No Safe HarborMichael Harris-Love Feb 3, 2023
No Safe Harbor
There’s little debate about the notion that mutual respect and cordial relations are reasonable expectations in professional settings. Moreover, employees, trainees, and students shouldn’t be maligned for seeking work or school environments free from prejudice or malice. Nonetheless, navigating the uneven progress regarding discrimination in the workplace and academe remains challenging. This uneven progress has been documented many times over from Joan Williams’ treatise regarding gender inequality and the myth of the “ideal worker”, and the seminal work of Zweigenhaft and Domhoff on Black students at elite academic institutions, to the recent publications by my colleagues, Rennison and Bonomi, concerning the barriers experienced by women in academia.
Indeed, the effort to maintain dignity in the face of a slight by a co-worker or corporate maleficence directed at one’s personal characteristics has resulted in calls for “safe spaces.” Despite the worthiness of this ideal, I am uncertain if such spaces can exist in any concrete way. The idea of a safe space suggests that individuals or groups may inhabit a place where they can express themselves and discuss sensitive topics without fear of incurring emotional pain, harassment, or retaliation. However, for many, these wellsprings of equanimity are lacking even among friends, families, and social circles, let alone the workplace. Pitfalls hide within every sentiment and verbal exchange, and between every interaction that involves the gathering of two or more people. Personal relationships are not safe because they require vulnerability. Professional relationships are not safe because institutions, and the people who prop them up, are imperfect and driven by interests which may differ from your own.
The work concerning discrimination is a series of tasks with no respite. The notion that a group of people within the greater society may cross a finish line to attain equal rights or a guarantee of decency from others is farcical. Respect and rights are not things to attain, but rather a state of existence that must be constantly maintained and vigilantly safeguarded. There are no laurels on which to rest.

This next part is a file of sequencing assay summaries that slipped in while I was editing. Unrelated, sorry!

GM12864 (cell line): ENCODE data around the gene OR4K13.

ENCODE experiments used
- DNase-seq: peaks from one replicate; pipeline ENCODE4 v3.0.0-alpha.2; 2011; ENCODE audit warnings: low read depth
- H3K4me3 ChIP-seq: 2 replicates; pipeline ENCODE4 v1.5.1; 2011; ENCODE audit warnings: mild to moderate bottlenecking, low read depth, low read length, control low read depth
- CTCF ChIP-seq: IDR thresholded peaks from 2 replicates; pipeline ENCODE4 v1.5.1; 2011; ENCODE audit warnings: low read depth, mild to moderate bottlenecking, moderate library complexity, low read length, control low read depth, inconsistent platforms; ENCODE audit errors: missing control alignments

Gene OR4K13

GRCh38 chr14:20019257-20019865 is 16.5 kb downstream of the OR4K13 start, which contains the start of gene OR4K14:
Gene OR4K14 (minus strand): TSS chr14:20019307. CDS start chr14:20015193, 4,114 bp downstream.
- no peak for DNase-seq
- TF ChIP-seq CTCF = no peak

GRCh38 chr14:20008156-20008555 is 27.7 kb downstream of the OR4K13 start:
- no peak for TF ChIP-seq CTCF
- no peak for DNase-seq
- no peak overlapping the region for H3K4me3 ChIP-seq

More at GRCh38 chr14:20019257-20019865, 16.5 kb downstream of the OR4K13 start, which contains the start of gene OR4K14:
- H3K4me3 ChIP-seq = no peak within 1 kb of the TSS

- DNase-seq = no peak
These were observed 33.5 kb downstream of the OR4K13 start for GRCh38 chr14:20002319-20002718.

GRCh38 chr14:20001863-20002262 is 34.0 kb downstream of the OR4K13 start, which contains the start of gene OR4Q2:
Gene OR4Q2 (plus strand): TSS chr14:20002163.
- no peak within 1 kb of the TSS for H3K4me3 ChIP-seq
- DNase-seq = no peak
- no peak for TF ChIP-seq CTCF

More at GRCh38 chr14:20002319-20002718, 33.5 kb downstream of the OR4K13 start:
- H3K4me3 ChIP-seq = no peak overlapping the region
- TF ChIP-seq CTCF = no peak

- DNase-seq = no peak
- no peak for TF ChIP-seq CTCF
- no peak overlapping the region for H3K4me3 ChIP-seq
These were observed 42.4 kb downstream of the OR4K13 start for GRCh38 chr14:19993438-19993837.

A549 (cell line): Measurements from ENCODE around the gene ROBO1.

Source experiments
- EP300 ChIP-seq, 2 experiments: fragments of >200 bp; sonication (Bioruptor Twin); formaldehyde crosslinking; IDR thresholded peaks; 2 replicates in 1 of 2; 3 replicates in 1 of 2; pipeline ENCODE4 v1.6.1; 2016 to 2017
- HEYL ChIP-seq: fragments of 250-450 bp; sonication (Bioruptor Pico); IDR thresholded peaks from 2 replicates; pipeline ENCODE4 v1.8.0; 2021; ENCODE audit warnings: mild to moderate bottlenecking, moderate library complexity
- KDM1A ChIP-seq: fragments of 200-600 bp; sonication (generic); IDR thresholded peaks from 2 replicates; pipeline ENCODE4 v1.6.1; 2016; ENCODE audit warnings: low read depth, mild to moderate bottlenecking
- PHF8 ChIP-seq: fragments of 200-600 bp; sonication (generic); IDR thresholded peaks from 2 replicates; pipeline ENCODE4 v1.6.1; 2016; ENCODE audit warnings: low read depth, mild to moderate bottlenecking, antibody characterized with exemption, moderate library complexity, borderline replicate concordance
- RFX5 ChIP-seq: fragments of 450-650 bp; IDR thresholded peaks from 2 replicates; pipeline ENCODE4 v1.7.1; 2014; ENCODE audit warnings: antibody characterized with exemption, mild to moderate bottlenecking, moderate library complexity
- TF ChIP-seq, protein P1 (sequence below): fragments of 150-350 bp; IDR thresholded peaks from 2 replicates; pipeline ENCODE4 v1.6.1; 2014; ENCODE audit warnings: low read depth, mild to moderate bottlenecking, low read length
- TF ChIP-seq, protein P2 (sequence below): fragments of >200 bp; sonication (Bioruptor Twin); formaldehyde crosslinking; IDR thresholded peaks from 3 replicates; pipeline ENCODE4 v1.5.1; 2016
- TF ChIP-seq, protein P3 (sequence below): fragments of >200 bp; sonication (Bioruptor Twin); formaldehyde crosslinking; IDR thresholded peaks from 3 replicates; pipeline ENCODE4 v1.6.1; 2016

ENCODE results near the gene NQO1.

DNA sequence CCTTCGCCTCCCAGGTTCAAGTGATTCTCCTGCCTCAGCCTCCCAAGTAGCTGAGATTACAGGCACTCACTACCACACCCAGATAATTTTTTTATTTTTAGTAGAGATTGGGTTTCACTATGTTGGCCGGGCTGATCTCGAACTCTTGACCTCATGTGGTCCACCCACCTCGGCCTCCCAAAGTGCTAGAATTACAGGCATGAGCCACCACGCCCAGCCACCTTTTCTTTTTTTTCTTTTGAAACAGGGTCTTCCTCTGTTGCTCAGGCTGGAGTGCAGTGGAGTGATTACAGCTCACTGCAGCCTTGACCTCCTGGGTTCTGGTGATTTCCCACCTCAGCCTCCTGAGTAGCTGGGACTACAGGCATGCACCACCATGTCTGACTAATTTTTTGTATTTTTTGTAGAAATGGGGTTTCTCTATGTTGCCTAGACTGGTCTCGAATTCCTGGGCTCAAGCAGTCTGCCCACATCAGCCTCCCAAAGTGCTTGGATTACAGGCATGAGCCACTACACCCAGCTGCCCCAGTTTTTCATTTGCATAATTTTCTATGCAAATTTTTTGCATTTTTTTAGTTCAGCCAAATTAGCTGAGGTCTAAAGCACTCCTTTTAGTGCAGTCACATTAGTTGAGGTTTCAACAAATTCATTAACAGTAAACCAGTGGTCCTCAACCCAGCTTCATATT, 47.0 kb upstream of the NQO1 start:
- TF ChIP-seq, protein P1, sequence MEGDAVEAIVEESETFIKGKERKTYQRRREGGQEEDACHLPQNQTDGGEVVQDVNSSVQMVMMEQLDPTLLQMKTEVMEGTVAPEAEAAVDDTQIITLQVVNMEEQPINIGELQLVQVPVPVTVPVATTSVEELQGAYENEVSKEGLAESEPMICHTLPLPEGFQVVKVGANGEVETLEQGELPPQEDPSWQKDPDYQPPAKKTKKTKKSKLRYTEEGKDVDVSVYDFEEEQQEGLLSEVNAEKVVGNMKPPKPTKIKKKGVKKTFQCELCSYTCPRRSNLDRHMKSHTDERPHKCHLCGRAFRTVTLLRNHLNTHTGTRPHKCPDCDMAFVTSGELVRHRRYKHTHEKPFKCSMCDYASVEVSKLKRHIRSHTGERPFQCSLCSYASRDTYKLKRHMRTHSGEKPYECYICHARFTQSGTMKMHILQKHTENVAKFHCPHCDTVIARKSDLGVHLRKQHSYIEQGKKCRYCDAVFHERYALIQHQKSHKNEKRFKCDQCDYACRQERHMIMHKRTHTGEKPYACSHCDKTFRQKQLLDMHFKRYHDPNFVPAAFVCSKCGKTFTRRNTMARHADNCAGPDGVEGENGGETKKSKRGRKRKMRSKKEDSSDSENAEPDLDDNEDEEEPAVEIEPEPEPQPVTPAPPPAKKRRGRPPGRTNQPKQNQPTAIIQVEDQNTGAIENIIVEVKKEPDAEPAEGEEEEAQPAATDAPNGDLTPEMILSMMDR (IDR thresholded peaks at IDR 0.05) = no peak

History teaches us that our journey is uphill and that risk is our constant companion. However, the path we endure today benefits those who will invariably follow. To wait in quiet dignity at the lunch counter amid the taunts, to sit at the front of the bus to rest tired feet and a weary soul, to ascend the mountainous steps of Little Rock High, to leave with your life if you dare to cross Edmund Pettus Bridge. This is not to suggest that current efforts to address microaggressions and workplace equity issues are akin to the monumental sacrifices of the U.S. civil rights movement in the early to mid-20th century. Nevertheless, we are standing on a platform that was built by the civil rights icons and everyday heroes of the era. Their actions serve to remind us that facing down discrimination demands our engagement and not our retreat. They ran into the fire so we can now inhabit the buildings that educate the young, heal the sick, and house those living within our communities. We should not be so easily moved now.
Perhaps what we really seek to create are “brave spaces.” The construct of brave spaces has been centered around fostering dialogue, building mutual respect, and being intentional in the creation of inclusive work environments. In time, a more expansive application of the brave space concept may engender a spirit of resiliency, reflection, and response when we encounter animus in the places where we learn and work. Just as the Highlander Folk School trained community organizers and civil rights activists of days past to become comfortable with being uncomfortable, today’s generation can meet our current challenges with resolve. Safety in any setting has always been the product of preparation, readiness, sacrifice, and yes, bravery. Our ability to thrive will not come from the absence of threats, but rather our ability to advance our cause and stand tall come what may.
Rennison, C.M. and Bonomi, A. eds., 2020. Women leading change in academia: Breaking the glass ceiling, cliff, and slipper. Cognella.
Williams, J., Boyle, J., Davis, A., Ertman, M., Polikoff, N., Silbaugh, K., White, L., Carle, S. and Volpp, L., 2000. Unbending gender: Why work and family conflict and what to do about it. American University Law Review, 49.
Williams, J., 2013. Eyes on the prize: America's civil rights years, 1954-1965. Penguin.
Zweigenhaft, R.L. and Domhoff, G.W., 1993. Blacks in the white establishment?: A study of race and class in America. Yale University Press.